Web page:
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1 Time is Money: Personal Finance Applications of the Time Value of Money Barbara ONeill, Ph.D, CFP

Mar 29, 2015



  • Slide 1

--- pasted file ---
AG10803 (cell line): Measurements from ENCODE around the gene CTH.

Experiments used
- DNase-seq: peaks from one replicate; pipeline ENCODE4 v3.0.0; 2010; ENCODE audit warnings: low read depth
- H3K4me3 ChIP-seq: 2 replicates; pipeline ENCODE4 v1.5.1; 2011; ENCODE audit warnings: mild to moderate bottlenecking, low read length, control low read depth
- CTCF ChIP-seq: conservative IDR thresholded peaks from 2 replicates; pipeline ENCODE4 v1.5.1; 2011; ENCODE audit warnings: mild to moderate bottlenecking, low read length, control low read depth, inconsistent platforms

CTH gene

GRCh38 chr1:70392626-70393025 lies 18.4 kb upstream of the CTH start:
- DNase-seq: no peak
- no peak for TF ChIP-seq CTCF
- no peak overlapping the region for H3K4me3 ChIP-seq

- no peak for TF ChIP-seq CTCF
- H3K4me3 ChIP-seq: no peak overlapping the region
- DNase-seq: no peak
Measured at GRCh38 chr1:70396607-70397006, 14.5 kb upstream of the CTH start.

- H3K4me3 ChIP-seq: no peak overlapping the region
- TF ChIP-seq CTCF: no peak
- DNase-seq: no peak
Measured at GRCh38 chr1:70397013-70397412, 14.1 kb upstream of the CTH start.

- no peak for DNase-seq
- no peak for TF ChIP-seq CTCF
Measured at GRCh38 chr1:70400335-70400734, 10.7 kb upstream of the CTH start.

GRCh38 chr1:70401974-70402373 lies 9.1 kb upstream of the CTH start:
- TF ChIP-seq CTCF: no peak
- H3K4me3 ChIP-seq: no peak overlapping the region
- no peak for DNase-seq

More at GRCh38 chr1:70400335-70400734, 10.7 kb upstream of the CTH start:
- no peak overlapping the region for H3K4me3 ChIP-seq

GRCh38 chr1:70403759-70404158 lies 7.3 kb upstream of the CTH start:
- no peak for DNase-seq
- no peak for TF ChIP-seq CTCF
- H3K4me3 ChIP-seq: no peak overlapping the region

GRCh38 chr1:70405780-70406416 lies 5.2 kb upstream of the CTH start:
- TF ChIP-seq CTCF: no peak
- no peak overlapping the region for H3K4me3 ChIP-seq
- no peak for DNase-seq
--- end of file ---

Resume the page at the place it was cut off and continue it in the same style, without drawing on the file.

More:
1 Time is Money: Personal Finance Applications of the Time Value of Money Barbara ONeill, Ph.D, CFP Slide 2 2 Time : A Financial Management Tool A penny saved is a penny earned Time is money Im on the clock Im buying myself some time Timing is everything Albert Einstein: quote about compound interest Too many young people dont appreciate the awesome power of the time value of money!!! Slide 3 3 Time Reduces Investment Volatility Source: Ibbotson Associates Slide 4 4 So What Exactly Is The Time Value of Money? (Review) Key message of remainder of class: Compound interest can be... Your worst enemy (credit card debt) Your best friend (5+ decades of compound interest) The choice is up to you! Slide 5 5 Ways to Calculate TV of Money Mathematically Financial calculator (e.g. TI-BA35) Computer spreadsheets with formulas (e.g., Microsoft Excel) TV of money interest factor tables Slide 6 6 Lets Review Future value of a lump sum Example: Value of $10,000 gift today in 20 years 8% i, N =20, FVF =4.6610 ($46,610) Present value of a lump sum Example: Value of a $10,000 gift in 20 years today 8%i, N =20, PVF =.2145 ($2,145) Slide 7 7 More Review: What Is An Annuity? Two types of annuities (according to timing of receipt or payment of $) Ordinary Annuity: payment at end of period Examples: bank account interest, stock dividends, car note, mortgage Annuity Due: payment at start of period Examples: insurance premiums, leases Slide 8 8 Which Type of Annuity is Better If Youre an Investor? Slide 9 9 Annuity Due The sooner a dollar is received, the sooner the compounding process begins FV and PV of an annuity due are always greater than FV and PV of ordinary annuity Common Example: Funding an IRA on Jan. 1 versus April 15 of the following year Compound interest magnifies the difference in returns over time Slide 10 10 Key Variables in TV of Money Problems N- Number of compounding periods % i- Interest rate (for compounding FV or discounting PV) PV FV For annuity calculations, periodic payment or receipt amount Enter 3 known variables; solve for the 4th (unknown) variable Slide 11 11 Problem #1 Your first real job pays $32,000 a year to start. How much will you need to be earning in 20 years to maintain the same purchasing power if inflation averages 3%? 4%? 5%? Slide 12 12 Problem #2 Your grandparents (age 60 and 62) are about to retire next month with a monthly income of $2,000. Assuming an annual inflation rate of 4%, how much will they need in 10 years to equal the purchasing power of $2,000 today? 20 years? 30 years? Slide 13 13 What can your grandparents do to prevent inflation from eroding their purchasing power? Slide 14 14 Problem #3 Your rich uncle has promised to give you $25,000. The only catch is that you must graduate from college and get a real job before he gives it to you. Lets assume thats in 4 years. What is the value of his gift today if his money is earning 5%? 7% 10% Slide 15 15 Problem #4 Kevin is 19 and wants to have $10,000 saved by the time hes 25. Thanks to a generous gift from his grandparents, he currently has $6,500 invested in a bond paying 5%. If he makes no further deposits, will he reach his goal? Slide 16 16 How could Kevin reach (or exceed) his goal? Slide 17 17 Problem #5 Heather starts a Roth IRA at age 22. She plans to contribute $3,000 at the end of each year year for 45 years until age 67. How much will she have if her IRA investments earn 4% ? 7% ? 9% ? Slide 18 18 $3,000 a Year is About $60 a Week of Savings How can Heather find $60 a week to invest in her Roth IRA? Slide 19 19 Problem #6 Wendy and Sal just got married and want to save $15,000 for a down payment and closing costs on their first house. They intend to save $500 per month in CDs averaging a 4% annual return. How long will it take them to reach their goal? Hints: Use a financial calculatorThe answer is less than 5 years! Slide 20 20 Problem #7 You quit smoking a pack a day of cigarettes and save $2,550 a year (savings of $7 per pack per day). You are 20. How much would you have if you invested the money in a stock index fund averaging a 10% return and dont touch it until age 55? Slide 21 21 Problem #8 Lucky youyou won the NJ lottery. You have a choice between receiving $1,000,000 as an annuity of $50,000 a year over 20 years or taking $500,000 as a lump sum payment today. Ignoring taxes for the moment and, assuming a discount rate of 6%, which option is the best deal? Slide 22 22 Problem #9 You want a $1 million dollars when you retire and will average a 10% return. How much do you need to save per year if you have 40 years to save? 30 years to save? 20 years to save? 10 years to save? What do these results tell you? Slide 23 23 Problem #10 Your grandparents, both age 62, have a retirement fund of $100,000 saved to supplement their pension and Social Security. Assuming an average annual interest rate of 7%, how long will the fund last if they withdraw $750 per month? What would you advise them to do? Slide 24 24 Two Take-Home Messages: 1. For every decade that you delay saving, the required investment triples (approx.) 2. Compound interest is NOT retroactive!!! Slide 25 25 The Millionaire Game: A Perfect Metaphor For Compound Interest Slide 26 26 A: Answer A C: Answer C B: Answer B D: Answer D 50:50 15 14 13 12 11 10 9 8 7 6 5 4 3 2 1 $1 Million $500,000 $250,000 $125,000 $64,000 $32,000 $16,000 $8,000 $4,000 $2,000 $1,000 $500 $300 $200 $100 Slide 27 27 YOU WIN $1 MILLION DOLLARS!